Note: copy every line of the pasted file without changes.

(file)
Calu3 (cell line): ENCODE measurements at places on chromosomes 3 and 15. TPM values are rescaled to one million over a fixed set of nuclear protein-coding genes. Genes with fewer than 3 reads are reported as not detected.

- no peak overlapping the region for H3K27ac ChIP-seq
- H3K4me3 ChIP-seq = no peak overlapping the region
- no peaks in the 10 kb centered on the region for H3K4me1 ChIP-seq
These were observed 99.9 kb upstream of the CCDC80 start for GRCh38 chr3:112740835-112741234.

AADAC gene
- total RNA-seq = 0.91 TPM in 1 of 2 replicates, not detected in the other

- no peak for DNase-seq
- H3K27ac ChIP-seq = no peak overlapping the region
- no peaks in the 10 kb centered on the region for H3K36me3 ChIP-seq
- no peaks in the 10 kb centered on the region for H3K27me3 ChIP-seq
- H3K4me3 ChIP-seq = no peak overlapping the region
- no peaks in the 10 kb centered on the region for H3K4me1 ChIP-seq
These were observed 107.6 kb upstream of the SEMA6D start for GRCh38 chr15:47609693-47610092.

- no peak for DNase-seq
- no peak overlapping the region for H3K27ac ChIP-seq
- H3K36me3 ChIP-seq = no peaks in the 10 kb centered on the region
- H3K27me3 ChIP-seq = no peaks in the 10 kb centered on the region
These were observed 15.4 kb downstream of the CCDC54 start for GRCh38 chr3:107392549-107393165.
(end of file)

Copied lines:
Calu3 (cell line): ENCODE measurements at places on chromosomes 3 and 15. TPM values are rescaled to one million over a fixed set of nuclear protein-coding genes. Genes with fewer than 3 reads are reported as not detected.

- no peak overlapping the region for H3K27ac ChIP-seq
- H3K4me3 ChIP-seq = no peak overlapping the region
- no peaks in the 10 kb centered on the region for H3K4me1 ChIP-seq
These were observed 99.9 kb upstream of the CCDC80 start for GRCh38 chr3:112740835-112741234.

AADAC gene
- total RNA-seq = 0.91 TPM in 1 of 2 replicates, not detected in the other

- no peak for DNase-seq
- H3K27ac ChIP-seq = no peak overlapping the region
- no peaks in the 10 kb centered on the region for H3K36me3 ChIP-seq
- no peaks in the 10 kb centered on the region for H3K27me3 ChIP-seq
- H3K4me3 ChIP-seq = no peak overlapping the region
- no peaks in the 10 kb centered on the region for H3K4me1 ChIP-seq
These were observed 107.6 kb upstream of the SEMA6D start for GRCh38 chr15:47609693-47610092.

- no peak for DNase-seq
- no peak overlapping the region for H3K27ac ChIP-seq
- H3K36me3 ChIP-seq = no peaks in the 10 kb centered on the region
- H3K27me3 ChIP-seq = no peaks in the 10 kb centered on the region
These were observed 15.4 kb downstream of the CCDC54 start for GRCh38 chr3:107392549-107393165.